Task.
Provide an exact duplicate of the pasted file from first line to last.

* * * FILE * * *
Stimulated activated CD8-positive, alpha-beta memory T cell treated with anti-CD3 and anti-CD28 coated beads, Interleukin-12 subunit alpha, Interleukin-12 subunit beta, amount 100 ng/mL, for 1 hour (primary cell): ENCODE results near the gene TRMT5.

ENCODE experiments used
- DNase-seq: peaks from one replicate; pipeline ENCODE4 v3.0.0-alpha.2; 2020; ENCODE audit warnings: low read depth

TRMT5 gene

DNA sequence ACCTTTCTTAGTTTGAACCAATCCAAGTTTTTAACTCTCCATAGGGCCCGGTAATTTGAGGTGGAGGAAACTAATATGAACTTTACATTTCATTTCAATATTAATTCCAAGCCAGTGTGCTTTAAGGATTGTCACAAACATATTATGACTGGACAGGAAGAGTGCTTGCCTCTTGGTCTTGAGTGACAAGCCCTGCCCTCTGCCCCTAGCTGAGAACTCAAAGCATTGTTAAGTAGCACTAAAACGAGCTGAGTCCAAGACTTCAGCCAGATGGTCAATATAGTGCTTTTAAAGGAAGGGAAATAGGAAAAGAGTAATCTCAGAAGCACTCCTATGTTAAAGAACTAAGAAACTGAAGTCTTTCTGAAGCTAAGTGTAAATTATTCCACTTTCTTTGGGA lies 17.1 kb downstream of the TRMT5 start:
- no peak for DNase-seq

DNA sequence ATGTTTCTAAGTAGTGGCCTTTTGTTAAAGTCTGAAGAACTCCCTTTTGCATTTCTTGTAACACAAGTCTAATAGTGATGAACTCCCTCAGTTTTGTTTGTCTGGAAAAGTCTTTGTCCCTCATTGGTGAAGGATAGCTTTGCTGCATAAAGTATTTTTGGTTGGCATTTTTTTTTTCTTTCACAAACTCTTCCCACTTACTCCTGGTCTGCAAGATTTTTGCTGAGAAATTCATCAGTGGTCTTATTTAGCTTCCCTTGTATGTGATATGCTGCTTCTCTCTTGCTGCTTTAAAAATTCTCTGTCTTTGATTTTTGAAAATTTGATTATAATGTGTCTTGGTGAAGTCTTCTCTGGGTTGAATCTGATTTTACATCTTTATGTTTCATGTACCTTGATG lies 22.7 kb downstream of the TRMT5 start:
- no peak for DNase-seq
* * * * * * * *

Stimulated activated CD8-positive, alpha-beta memory T cell treated with anti-CD3 and anti-CD28 coated beads, Interleukin-12 subunit alpha, Interleukin-12 subunit beta, amount 100 ng/mL, for 1 hour (primary cell): ENCODE results near the gene TRMT5.

ENCODE experiments used
- DNase-seq: peaks from one replicate; pipeline ENCODE4 v3.0.0-alpha.2; 2020; ENCODE audit warnings: low read depth

TRMT5 gene

DNA sequence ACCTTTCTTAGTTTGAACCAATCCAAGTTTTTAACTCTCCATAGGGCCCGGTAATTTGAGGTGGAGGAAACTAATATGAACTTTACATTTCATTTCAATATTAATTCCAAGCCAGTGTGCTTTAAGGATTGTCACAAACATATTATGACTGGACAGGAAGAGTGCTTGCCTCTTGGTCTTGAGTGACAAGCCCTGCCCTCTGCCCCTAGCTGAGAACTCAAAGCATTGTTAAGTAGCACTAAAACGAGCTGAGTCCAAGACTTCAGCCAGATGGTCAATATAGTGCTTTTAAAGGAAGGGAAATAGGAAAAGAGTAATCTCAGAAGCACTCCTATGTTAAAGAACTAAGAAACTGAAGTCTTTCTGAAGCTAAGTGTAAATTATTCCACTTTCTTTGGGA lies 17.1 kb downstream of the TRMT5 start:
- no peak for DNase-seq

DNA sequence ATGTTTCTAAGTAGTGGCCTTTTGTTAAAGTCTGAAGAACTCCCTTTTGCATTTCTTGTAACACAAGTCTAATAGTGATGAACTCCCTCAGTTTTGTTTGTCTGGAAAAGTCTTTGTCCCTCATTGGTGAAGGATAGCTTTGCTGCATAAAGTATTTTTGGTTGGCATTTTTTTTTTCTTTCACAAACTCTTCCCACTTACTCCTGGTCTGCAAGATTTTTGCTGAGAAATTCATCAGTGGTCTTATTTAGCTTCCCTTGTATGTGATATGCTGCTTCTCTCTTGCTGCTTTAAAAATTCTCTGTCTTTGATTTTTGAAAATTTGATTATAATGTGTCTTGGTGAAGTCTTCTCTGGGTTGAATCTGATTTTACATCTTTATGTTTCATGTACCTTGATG lies 22.7 kb downstream of the TRMT5 start:
- no peak for DNase-seq